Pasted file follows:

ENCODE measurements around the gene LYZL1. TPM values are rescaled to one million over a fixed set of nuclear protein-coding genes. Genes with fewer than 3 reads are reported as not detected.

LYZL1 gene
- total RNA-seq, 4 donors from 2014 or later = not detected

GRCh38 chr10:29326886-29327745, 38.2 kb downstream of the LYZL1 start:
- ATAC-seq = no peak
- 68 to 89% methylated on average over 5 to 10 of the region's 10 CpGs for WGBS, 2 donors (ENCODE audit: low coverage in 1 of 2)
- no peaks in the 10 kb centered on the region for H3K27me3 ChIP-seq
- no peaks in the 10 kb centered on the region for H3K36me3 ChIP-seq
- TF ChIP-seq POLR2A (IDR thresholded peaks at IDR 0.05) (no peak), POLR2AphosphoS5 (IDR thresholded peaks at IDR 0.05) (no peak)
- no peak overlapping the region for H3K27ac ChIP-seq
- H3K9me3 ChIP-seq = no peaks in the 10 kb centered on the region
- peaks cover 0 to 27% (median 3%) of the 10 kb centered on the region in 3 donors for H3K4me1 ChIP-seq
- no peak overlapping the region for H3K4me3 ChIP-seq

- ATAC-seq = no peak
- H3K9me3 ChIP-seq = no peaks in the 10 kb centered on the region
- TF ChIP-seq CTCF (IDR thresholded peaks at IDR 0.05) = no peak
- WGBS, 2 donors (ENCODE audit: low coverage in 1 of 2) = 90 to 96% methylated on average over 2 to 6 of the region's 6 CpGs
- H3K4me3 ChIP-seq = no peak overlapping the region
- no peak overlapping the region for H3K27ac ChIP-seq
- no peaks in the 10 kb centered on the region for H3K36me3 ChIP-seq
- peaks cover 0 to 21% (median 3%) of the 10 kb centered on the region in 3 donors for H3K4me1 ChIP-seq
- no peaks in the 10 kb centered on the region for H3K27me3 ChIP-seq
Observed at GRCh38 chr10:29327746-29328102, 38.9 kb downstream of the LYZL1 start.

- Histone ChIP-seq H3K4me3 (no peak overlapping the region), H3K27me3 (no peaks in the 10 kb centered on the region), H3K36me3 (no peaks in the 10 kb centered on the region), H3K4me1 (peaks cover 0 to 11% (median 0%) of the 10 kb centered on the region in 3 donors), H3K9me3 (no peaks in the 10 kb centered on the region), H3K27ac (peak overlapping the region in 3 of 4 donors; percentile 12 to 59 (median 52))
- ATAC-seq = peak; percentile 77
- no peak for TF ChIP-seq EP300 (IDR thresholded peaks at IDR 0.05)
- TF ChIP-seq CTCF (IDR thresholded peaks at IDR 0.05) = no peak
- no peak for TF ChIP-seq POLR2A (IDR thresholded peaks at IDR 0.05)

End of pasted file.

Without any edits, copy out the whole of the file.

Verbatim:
ENCODE measurements around the gene LYZL1. TPM values are rescaled to one million over a fixed set of nuclear protein-coding genes. Genes with fewer than 3 reads are reported as not detected.

LYZL1 gene
- total RNA-seq, 4 donors from 2014 or later = not detected

GRCh38 chr10:29326886-29327745, 38.2 kb downstream of the LYZL1 start:
- ATAC-seq = no peak
- 68 to 89% methylated on average over 5 to 10 of the region's 10 CpGs for WGBS, 2 donors (ENCODE audit: low coverage in 1 of 2)
- no peaks in the 10 kb centered on the region for H3K27me3 ChIP-seq
- no peaks in the 10 kb centered on the region for H3K36me3 ChIP-seq
- TF ChIP-seq POLR2A (IDR thresholded peaks at IDR 0.05) (no peak), POLR2AphosphoS5 (IDR thresholded peaks at IDR 0.05) (no peak)
- no peak overlapping the region for H3K27ac ChIP-seq
- H3K9me3 ChIP-seq = no peaks in the 10 kb centered on the region
- peaks cover 0 to 27% (median 3%) of the 10 kb centered on the region in 3 donors for H3K4me1 ChIP-seq
- no peak overlapping the region for H3K4me3 ChIP-seq

- ATAC-seq = no peak
- H3K9me3 ChIP-seq = no peaks in the 10 kb centered on the region
- TF ChIP-seq CTCF (IDR thresholded peaks at IDR 0.05) = no peak
- WGBS, 2 donors (ENCODE audit: low coverage in 1 of 2) = 90 to 96% methylated on average over 2 to 6 of the region's 6 CpGs
- H3K4me3 ChIP-seq = no peak overlapping the region
- no peak overlapping the region for H3K27ac ChIP-seq
- no peaks in the 10 kb centered on the region for H3K36me3 ChIP-seq
- peaks cover 0 to 21% (median 3%) of the 10 kb centered on the region in 3 donors for H3K4me1 ChIP-seq
- no peaks in the 10 kb centered on the region for H3K27me3 ChIP-seq
Observed at GRCh38 chr10:29327746-29328102, 38.9 kb downstream of the LYZL1 start.

- Histone ChIP-seq H3K4me3 (no peak overlapping the region), H3K27me3 (no peaks in the 10 kb centered on the region), H3K36me3 (no peaks in the 10 kb centered on the region), H3K4me1 (peaks cover 0 to 11% (median 0%) of the 10 kb centered on the region in 3 donors), H3K9me3 (no peaks in the 10 kb centered on the region), H3K27ac (peak overlapping the region in 3 of 4 donors; percentile 12 to 59 (median 52))
- ATAC-seq = peak; percentile 77
- no peak for TF ChIP-seq EP300 (IDR thresholded peaks at IDR 0.05)
- TF ChIP-seq CTCF (IDR thresholded peaks at IDR 0.05) = no peak
- no peak for TF ChIP-seq POLR2A (IDR thresholded peaks at IDR 0.05)